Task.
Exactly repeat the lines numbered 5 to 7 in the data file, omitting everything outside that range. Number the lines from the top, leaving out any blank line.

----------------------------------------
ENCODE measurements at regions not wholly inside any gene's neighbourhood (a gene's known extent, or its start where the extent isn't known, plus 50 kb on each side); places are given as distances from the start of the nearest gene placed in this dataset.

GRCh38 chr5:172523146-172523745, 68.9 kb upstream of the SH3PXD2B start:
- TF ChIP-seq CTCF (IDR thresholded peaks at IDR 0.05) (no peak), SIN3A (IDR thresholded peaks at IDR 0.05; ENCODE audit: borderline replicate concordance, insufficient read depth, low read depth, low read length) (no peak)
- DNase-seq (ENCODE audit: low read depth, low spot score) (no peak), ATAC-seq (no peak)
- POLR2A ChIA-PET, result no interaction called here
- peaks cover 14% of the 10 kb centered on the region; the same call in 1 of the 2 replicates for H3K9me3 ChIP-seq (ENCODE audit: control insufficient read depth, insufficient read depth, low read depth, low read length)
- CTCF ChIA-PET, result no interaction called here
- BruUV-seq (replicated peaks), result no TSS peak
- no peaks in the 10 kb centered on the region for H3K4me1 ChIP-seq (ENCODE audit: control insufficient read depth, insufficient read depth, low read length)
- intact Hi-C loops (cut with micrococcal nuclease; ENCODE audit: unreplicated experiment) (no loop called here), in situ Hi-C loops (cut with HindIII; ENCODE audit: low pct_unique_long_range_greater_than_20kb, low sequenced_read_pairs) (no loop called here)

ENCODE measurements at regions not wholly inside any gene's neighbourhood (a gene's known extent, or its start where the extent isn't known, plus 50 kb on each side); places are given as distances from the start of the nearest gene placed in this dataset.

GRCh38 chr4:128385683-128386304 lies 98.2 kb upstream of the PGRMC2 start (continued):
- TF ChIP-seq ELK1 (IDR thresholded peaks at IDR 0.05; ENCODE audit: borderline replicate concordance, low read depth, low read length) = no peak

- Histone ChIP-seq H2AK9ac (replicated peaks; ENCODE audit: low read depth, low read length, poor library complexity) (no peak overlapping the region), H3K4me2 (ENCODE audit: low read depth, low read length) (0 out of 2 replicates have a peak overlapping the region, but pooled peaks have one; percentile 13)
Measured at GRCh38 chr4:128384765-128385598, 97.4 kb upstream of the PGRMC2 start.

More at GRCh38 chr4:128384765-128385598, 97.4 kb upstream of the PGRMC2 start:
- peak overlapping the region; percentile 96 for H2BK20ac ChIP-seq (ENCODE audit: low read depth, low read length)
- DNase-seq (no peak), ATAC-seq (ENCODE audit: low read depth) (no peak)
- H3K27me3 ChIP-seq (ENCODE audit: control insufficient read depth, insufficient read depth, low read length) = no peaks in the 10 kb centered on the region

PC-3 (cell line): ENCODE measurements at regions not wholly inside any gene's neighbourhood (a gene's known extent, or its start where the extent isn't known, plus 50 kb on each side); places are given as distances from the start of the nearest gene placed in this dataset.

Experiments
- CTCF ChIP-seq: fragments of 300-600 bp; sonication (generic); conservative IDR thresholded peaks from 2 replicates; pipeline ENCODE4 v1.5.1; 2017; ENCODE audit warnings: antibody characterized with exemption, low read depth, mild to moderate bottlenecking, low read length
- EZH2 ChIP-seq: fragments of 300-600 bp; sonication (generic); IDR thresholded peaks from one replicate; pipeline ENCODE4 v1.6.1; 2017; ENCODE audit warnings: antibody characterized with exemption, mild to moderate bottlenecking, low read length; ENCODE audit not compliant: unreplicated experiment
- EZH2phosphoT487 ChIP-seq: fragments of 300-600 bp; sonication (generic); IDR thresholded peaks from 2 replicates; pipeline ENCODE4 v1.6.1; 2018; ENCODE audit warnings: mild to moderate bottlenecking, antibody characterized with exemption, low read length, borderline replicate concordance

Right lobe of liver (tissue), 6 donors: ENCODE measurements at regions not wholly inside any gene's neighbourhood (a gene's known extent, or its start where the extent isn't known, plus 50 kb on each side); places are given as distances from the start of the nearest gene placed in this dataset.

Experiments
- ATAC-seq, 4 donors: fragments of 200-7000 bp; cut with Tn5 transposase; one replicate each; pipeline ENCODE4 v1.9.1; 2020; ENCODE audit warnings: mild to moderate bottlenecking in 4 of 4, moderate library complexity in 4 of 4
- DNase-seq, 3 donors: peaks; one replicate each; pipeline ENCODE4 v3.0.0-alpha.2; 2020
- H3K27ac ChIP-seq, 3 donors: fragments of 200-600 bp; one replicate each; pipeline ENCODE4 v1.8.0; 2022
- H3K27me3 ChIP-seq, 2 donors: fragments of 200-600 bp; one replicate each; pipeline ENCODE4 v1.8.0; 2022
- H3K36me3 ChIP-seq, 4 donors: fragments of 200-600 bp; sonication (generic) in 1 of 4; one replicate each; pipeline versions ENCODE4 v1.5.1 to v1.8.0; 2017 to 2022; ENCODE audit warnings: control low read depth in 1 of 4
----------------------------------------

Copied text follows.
- POLR2A ChIA-PET, result no interaction called here
- peaks cover 14% of the 10 kb centered on the region; the same call in 1 of the 2 replicates for H3K9me3 ChIP-seq (ENCODE audit: control insufficient read depth, insufficient read depth, low read depth, low read length)
- CTCF ChIA-PET, result no interaction called here